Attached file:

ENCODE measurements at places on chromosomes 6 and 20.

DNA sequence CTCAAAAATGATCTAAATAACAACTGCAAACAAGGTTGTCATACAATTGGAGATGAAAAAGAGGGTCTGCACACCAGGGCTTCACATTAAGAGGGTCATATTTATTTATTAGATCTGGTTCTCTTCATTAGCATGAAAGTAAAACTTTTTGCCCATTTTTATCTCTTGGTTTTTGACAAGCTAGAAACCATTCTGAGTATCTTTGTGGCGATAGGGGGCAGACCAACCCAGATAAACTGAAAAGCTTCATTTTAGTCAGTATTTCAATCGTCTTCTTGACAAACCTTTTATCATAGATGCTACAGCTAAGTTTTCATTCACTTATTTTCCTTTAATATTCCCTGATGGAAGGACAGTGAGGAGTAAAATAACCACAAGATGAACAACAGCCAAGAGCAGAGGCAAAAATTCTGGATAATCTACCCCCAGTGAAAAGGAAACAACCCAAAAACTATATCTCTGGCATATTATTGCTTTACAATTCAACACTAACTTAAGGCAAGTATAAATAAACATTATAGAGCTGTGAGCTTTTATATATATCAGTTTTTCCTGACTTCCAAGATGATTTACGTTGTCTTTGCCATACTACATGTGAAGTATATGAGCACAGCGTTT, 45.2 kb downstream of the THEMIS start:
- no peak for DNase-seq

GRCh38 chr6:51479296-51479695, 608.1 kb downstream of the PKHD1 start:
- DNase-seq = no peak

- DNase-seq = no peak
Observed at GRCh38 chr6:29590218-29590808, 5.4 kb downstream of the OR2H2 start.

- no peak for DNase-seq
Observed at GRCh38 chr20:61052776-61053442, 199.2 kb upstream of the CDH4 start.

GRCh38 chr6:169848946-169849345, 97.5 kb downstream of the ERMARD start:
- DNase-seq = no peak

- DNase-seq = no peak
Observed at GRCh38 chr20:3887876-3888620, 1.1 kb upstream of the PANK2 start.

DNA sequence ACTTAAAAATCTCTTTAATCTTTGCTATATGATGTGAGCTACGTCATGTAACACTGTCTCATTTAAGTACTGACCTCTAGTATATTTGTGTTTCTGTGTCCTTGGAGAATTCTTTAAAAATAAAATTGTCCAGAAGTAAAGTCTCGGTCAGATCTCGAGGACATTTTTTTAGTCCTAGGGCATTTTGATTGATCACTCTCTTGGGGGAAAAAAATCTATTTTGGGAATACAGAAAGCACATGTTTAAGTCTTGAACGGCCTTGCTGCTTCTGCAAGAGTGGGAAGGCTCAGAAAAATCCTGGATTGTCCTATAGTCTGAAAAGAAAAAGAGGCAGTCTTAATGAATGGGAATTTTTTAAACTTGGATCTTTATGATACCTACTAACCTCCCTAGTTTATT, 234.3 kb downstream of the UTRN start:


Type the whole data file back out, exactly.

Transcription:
ENCODE measurements at places on chromosomes 6 and 20.

DNA sequence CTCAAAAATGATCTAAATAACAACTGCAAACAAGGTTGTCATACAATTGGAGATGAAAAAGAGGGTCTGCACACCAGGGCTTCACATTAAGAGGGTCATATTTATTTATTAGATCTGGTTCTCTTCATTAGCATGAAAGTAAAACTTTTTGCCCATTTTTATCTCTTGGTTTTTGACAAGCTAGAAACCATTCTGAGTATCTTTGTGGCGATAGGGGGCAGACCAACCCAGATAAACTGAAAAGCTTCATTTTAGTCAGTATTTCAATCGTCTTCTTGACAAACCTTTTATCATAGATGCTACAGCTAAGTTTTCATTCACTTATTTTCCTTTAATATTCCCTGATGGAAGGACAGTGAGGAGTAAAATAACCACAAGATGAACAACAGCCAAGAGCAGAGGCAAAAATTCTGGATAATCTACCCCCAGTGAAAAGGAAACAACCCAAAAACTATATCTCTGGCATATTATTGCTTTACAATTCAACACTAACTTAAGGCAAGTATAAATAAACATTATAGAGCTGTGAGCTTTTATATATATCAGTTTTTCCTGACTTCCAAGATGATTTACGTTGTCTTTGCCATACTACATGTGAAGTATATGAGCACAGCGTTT, 45.2 kb downstream of the THEMIS start:
- no peak for DNase-seq

GRCh38 chr6:51479296-51479695, 608.1 kb downstream of the PKHD1 start:
- DNase-seq = no peak

- DNase-seq = no peak
Observed at GRCh38 chr6:29590218-29590808, 5.4 kb downstream of the OR2H2 start.

- no peak for DNase-seq
Observed at GRCh38 chr20:61052776-61053442, 199.2 kb upstream of the CDH4 start.

GRCh38 chr6:169848946-169849345, 97.5 kb downstream of the ERMARD start:
- DNase-seq = no peak

- DNase-seq = no peak
Observed at GRCh38 chr20:3887876-3888620, 1.1 kb upstream of the PANK2 start.

DNA sequence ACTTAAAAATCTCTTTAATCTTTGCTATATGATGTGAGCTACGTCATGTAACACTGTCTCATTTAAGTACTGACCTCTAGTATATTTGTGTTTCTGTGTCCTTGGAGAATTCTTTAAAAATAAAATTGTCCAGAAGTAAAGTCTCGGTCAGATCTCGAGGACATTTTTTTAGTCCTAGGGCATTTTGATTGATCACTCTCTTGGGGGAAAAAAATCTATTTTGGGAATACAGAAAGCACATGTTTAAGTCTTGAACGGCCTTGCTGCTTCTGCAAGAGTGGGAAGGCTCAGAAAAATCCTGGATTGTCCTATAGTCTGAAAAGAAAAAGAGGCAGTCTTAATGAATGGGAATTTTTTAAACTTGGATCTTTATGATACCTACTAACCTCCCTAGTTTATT, 234.3 kb downstream of the UTRN start: